When the pain gets to be too much for those suffering from spinal bone fractures due to osteoporosis, there are generally two options: bed rest (often combined with a protective brace and painkillers) or a controversial procedure known as a vertebroplasty, which involves injections of bone cement.
In a vertebroplasty, a surgeon uses a hollow-point needle to inject a cementlike substance, typically poly(methyl methacrylate), or PMMA, into any cracks or fractures found in the spine. (Although osteoporosis weakens bones throughout the body, vertebroplasty is used exclusively to treat spinal problems.) The surgeon will also use a fluoroscope, which includes an X-ray device and a fluorescent screen, to monitor the needle's location inside the body and ensure that the sealant is injected into the proper location.
Both approaches to curbing the pain associated with vertebral compression fractures—a condition that affects about 1.4 million people worldwide, with more than half of those cases in the U.S.—have their detractors and supporters.
Proponents of bed rest note that most patients' fractures heal without the need for any type of medical procedure, although this could take several weeks. Bed-rest advocates see vertebroplasty as a treatment that is unnecessary at best and could actually leave the treated bone around the cement in a weakened condition. Two studies published earlier this month in The New England Journal of Medicine (NEJM ) appear to support these views, finding that participants in a study who received vertebroplasty felt no less pain than participants who were given a placebo treatment, in which no bone cement was injected into the spine.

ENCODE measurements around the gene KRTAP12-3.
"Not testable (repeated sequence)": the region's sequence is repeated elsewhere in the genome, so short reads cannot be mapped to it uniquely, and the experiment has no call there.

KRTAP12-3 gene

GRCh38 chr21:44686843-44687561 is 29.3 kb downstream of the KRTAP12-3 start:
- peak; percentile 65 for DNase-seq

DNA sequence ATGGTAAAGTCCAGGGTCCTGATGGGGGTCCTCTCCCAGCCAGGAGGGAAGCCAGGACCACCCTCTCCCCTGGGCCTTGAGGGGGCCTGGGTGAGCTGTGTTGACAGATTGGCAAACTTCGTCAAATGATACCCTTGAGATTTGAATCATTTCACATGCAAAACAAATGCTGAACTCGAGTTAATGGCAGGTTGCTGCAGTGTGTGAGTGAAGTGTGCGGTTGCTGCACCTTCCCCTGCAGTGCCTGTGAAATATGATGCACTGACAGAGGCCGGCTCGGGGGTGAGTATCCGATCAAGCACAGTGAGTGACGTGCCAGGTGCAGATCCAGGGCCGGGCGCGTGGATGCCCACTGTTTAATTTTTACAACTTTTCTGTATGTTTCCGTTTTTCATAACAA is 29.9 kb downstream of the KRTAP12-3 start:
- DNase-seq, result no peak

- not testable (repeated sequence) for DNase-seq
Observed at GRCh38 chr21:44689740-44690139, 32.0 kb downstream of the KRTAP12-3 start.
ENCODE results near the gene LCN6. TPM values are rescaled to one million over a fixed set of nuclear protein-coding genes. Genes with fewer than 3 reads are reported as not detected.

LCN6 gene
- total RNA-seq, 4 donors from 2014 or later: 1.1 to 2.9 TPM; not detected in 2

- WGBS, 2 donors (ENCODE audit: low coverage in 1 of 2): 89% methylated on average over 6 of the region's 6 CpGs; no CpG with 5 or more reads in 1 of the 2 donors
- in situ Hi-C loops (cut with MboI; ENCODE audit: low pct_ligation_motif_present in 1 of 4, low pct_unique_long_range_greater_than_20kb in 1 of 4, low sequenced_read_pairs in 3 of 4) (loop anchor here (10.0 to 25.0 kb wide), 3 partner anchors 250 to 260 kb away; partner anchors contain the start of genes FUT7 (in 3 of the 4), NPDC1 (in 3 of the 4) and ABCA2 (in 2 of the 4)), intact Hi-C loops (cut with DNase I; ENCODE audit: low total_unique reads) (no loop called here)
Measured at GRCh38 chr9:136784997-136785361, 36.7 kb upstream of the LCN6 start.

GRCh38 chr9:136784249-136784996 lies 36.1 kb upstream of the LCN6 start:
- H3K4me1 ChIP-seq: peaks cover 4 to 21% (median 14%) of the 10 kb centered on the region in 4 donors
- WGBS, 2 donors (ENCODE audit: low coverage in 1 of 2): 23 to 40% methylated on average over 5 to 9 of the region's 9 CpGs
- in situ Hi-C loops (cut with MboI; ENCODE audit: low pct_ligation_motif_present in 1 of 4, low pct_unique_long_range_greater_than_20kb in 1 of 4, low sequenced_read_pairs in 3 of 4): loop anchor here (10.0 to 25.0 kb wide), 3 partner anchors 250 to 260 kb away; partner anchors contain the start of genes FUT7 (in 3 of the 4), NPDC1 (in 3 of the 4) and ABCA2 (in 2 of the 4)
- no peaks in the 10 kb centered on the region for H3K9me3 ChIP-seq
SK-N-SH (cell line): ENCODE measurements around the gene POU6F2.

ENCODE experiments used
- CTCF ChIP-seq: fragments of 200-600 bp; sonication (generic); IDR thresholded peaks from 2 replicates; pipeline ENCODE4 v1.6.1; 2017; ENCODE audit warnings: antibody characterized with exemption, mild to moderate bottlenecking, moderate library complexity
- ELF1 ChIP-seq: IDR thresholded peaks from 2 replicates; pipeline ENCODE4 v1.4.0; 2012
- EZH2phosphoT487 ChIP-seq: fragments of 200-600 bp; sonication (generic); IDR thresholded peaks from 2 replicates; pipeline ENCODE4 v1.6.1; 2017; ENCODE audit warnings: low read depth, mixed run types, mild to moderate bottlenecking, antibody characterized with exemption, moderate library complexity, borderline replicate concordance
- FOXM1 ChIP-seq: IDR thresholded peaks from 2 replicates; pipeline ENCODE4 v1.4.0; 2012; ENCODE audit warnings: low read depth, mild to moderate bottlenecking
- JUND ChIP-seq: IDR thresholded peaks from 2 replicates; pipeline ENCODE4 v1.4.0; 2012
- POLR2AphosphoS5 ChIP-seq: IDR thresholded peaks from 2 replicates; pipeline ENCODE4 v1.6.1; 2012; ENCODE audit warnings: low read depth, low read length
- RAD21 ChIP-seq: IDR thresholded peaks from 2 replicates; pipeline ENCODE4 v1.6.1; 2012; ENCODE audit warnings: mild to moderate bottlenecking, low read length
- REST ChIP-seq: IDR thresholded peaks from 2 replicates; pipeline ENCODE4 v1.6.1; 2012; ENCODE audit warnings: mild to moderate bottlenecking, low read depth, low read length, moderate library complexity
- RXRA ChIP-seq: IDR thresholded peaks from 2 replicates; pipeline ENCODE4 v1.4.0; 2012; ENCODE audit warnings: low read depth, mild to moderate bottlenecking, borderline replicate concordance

In one of the studies, 131 patients suffering from osteoporotic vertebral compression fractures underwent either a vertebroplasty or a simulated procedure where the bone cement was not actually used. Much to the surprise of the researchers, both sets of patients showed immediate improvement after the procedure, says David Kallmes, a professor of radiology in the Mayo Clinic's radiology department who participated in the research. "My sense is that (vertebroplasty) is overused now," he says, adding that he does perform the procedure. One concern, which he expressed after a 2006 Mayo Clinic study of vertebroplasty, is that vertebrae adjacent to fractures treated with bone cement tend to fracture significantly sooner than vertebrae farther away.
Others are concerned with the use of PMMA, a clear plastic that's also an ingredient in Plexiglas (commonly used as a shatterproof replacement for glass) and Lucite, which is used to make the surfaces of hot tubs, sinks and one-piece bathtub–shower units, among other things. Although vertebroplasty complications are extremely rare, there is a danger of the cement leaking outside of the spinal area and potentially causing infection, bleeding, numbness and other problems.